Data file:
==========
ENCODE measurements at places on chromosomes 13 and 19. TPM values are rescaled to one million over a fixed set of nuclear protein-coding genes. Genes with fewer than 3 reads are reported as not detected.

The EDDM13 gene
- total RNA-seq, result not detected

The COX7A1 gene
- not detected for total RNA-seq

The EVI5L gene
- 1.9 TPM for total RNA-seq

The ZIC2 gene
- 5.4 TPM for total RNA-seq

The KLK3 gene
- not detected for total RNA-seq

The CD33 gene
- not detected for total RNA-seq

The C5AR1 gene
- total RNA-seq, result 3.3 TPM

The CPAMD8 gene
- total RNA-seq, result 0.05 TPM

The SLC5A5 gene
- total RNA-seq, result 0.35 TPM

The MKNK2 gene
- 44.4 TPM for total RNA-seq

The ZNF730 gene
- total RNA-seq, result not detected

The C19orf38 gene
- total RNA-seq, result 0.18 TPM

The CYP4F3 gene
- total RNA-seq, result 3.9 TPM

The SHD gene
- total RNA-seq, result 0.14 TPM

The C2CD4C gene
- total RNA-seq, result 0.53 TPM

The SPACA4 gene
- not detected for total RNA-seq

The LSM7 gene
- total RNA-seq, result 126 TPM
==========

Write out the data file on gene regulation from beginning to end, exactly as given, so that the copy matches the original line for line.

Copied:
ENCODE measurements at places on chromosomes 13 and 19. TPM values are rescaled to one million over a fixed set of nuclear protein-coding genes. Genes with fewer than 3 reads are reported as not detected.

The EDDM13 gene
- total RNA-seq, result not detected

The COX7A1 gene
- not detected for total RNA-seq

The EVI5L gene
- 1.9 TPM for total RNA-seq

The ZIC2 gene
- 5.4 TPM for total RNA-seq

The KLK3 gene
- not detected for total RNA-seq

The CD33 gene
- not detected for total RNA-seq

The C5AR1 gene
- total RNA-seq, result 3.3 TPM

The CPAMD8 gene
- total RNA-seq, result 0.05 TPM

The SLC5A5 gene
- total RNA-seq, result 0.35 TPM

The MKNK2 gene
- 44.4 TPM for total RNA-seq

The ZNF730 gene
- total RNA-seq, result not detected

The C19orf38 gene
- total RNA-seq, result 0.18 TPM

The CYP4F3 gene
- total RNA-seq, result 3.9 TPM

The SHD gene
- total RNA-seq, result 0.14 TPM

The C2CD4C gene
- total RNA-seq, result 0.53 TPM

The SPACA4 gene
- not detected for total RNA-seq

The LSM7 gene
- total RNA-seq, result 126 TPM